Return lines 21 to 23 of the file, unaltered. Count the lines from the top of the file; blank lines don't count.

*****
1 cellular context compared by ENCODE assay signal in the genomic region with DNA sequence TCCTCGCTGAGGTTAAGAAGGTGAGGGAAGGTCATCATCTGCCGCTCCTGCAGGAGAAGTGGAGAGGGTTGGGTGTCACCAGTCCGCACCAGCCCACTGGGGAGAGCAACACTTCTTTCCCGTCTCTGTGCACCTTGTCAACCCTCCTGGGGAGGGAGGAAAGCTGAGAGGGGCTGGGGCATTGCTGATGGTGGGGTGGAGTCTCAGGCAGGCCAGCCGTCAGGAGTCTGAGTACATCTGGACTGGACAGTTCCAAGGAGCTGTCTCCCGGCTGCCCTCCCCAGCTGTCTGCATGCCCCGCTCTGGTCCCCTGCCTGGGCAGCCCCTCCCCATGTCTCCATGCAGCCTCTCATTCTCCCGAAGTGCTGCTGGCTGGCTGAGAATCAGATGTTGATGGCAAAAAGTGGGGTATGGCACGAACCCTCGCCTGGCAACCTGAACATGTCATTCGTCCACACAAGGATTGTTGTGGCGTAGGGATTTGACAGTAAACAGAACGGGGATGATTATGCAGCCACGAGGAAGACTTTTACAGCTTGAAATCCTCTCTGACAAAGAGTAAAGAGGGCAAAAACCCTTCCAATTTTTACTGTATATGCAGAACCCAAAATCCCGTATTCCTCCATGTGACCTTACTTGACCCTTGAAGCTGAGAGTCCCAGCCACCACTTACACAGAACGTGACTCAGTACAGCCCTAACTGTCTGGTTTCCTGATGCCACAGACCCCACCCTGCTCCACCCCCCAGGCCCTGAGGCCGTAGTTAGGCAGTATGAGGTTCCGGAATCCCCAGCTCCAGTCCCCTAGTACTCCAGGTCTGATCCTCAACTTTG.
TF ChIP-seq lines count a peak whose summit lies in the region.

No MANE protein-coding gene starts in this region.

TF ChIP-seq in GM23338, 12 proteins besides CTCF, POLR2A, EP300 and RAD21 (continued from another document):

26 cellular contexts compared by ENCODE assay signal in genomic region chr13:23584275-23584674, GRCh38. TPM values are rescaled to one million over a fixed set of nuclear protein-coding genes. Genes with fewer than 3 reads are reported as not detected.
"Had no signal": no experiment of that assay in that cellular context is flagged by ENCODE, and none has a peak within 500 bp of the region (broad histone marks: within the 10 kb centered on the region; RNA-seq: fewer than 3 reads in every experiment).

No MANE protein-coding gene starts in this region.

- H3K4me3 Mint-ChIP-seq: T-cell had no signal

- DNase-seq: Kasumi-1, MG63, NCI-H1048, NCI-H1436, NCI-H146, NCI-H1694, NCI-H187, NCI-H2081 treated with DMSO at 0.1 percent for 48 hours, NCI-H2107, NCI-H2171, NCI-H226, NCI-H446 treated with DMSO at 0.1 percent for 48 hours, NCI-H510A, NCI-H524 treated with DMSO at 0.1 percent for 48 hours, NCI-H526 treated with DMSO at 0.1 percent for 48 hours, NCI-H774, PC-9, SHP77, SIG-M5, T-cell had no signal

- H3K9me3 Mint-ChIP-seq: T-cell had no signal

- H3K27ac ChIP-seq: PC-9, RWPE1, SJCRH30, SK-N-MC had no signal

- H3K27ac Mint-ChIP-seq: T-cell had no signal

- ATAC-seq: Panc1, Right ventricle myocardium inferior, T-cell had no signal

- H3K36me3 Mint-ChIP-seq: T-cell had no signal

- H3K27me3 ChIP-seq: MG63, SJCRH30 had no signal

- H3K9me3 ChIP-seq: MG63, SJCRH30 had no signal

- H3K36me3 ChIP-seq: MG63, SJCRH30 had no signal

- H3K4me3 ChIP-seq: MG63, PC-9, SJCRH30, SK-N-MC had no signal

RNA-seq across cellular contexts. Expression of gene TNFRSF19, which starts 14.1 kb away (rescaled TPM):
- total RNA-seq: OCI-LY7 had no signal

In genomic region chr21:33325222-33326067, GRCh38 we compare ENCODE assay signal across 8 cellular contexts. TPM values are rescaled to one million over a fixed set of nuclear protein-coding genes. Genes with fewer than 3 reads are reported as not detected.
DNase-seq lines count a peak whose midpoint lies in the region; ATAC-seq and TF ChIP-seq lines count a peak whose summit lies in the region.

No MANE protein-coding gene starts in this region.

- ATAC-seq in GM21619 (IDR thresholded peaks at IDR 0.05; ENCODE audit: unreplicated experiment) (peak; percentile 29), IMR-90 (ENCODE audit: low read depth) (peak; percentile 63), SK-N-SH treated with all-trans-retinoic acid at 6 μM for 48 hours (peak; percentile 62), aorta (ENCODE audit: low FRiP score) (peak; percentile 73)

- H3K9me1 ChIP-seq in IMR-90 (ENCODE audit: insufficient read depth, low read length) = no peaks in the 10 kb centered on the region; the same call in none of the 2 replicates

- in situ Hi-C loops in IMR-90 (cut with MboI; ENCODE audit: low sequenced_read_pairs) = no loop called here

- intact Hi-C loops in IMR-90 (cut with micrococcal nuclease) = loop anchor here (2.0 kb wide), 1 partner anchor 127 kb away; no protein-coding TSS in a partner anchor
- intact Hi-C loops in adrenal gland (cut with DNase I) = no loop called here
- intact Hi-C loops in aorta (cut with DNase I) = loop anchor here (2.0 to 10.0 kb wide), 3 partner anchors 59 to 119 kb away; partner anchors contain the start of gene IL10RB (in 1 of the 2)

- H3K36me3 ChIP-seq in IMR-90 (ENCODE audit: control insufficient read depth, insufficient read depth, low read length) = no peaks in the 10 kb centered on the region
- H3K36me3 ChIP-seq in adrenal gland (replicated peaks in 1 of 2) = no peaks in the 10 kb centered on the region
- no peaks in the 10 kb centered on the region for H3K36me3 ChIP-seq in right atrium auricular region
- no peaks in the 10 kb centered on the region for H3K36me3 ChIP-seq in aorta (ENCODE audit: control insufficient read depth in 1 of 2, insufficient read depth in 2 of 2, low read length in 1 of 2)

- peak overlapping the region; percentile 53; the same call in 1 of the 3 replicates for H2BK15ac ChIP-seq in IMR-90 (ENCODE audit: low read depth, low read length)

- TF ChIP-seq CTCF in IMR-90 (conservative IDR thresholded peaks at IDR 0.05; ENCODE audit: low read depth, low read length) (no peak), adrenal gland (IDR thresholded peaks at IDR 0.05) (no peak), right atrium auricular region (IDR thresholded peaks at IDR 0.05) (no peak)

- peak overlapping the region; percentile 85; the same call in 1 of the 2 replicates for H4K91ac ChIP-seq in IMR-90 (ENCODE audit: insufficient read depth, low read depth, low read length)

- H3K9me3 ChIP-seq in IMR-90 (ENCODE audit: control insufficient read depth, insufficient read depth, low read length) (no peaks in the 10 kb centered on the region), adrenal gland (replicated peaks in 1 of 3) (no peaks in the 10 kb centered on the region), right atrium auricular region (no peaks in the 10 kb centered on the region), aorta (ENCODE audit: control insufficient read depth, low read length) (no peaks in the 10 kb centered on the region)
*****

In genomic region chr21:33325222-33326067, GRCh38 we compare ENCODE assay signal across 8 cellular contexts. TPM values are rescaled to one million over a fixed set of nuclear protein-coding genes. Genes with fewer than 3 reads are reported as not detected.
DNase-seq lines count a peak whose midpoint lies in the region; ATAC-seq and TF ChIP-seq lines count a peak whose summit lies in the region.

No MANE protein-coding gene starts in this region.